Digital client experiences as a competitive advantage
Digital client experience: How microsites are changing client experience management?
A strategic guide for consulting firms, accounting firms, and agencies.
A strategic guide for consulting firms, accounting firms, and agencies.
In this era of unprecedented digital transformation, a wide range of compelling formats exist for delivering client experiences that engage and convert.
A key part of the customer journey, the client experience refers to any and all the points of contact that your customer has with your brand online. These “touch points” can take place across a variety of settings, with common interactions occurring via a landing page, microsite, website, mobile application, e-Commerce store, social media profile, or interaction via email or live chat.
A microsite is a targeted, single or multi-page website that utilizes integrated digital media to present information on a specific topic. Unlike traditional websites, microsites steer clear of information overload — instead, they provide a dynamic, focused experience for visitors. Easily adaptable and customizable, microsites offer an ideal vehicle for account-based marketing content, product launches, and more.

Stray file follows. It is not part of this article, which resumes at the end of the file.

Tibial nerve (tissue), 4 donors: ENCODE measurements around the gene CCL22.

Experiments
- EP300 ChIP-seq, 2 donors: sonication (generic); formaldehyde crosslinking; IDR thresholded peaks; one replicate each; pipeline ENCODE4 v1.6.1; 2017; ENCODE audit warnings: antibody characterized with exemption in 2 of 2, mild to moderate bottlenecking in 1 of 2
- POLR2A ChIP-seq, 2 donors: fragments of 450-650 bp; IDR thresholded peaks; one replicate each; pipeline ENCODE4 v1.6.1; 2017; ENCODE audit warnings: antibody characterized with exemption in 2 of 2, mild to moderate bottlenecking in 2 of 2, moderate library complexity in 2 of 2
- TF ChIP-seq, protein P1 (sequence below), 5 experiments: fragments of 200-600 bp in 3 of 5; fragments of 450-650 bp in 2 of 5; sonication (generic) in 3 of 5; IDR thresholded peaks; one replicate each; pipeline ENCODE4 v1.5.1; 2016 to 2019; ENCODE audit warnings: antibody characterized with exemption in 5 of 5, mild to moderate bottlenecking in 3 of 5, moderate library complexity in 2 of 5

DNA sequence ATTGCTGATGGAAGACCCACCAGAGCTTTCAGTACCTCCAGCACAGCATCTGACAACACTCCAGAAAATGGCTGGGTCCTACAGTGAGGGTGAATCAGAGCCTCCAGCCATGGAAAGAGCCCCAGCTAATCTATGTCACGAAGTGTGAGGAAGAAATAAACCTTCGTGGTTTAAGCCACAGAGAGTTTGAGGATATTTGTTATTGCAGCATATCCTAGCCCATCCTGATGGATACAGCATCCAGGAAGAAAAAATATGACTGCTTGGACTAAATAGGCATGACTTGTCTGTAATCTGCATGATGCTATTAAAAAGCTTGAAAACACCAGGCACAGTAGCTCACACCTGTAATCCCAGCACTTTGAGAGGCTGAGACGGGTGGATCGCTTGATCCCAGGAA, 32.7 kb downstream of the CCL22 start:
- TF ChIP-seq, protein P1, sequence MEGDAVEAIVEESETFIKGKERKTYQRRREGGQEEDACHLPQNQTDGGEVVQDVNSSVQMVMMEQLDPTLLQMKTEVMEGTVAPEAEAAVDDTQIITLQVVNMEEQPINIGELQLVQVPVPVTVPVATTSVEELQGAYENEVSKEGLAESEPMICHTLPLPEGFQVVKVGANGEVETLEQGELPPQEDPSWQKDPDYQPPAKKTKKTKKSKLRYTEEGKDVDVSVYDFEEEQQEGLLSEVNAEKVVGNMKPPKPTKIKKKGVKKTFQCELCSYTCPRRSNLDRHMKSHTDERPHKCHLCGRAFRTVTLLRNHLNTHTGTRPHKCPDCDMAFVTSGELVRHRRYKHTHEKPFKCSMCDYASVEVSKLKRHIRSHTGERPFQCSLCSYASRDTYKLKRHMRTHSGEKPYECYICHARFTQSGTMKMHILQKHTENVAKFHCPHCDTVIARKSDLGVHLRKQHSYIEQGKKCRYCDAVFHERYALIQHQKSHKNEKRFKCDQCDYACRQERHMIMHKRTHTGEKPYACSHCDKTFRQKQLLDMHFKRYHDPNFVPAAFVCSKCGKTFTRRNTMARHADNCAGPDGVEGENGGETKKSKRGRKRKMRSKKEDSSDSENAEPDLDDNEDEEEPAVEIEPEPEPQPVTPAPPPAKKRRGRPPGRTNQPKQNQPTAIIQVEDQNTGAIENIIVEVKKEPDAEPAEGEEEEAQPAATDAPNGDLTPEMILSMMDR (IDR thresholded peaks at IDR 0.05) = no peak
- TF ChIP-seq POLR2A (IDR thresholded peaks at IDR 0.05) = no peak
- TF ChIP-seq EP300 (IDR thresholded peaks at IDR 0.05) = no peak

As professionals leverage the power of creating digital customer experiences to communicate a specific message to a target audience, the microsite presents itself as a uniquely appropriate medium for these experiences.
The last thing we want to do is present a PowerPoint when we’re proposing services for being digitally forward-looking and cutting edge.Senior Manager | Big Four Firm
Often you are being trusted with sensitive client information. So beyond the risks of client disengagement, there is also a need to be able to control any digital communications and ensure that all sensitive information is properly secured and available to only the right people. And likewise, there is a balance. You don't want security concerns to stymie your innovations around your client experience.
Fortunately, making experiences engaging and secure are not at odds. In fact, digitally native formats like microsites have numerous security options that make them more secure than previous methods of securing information in files alone. Implementing these security and authentication techniques is not only good for protecting information, it demonstrates your capabilities with digital media in its own right.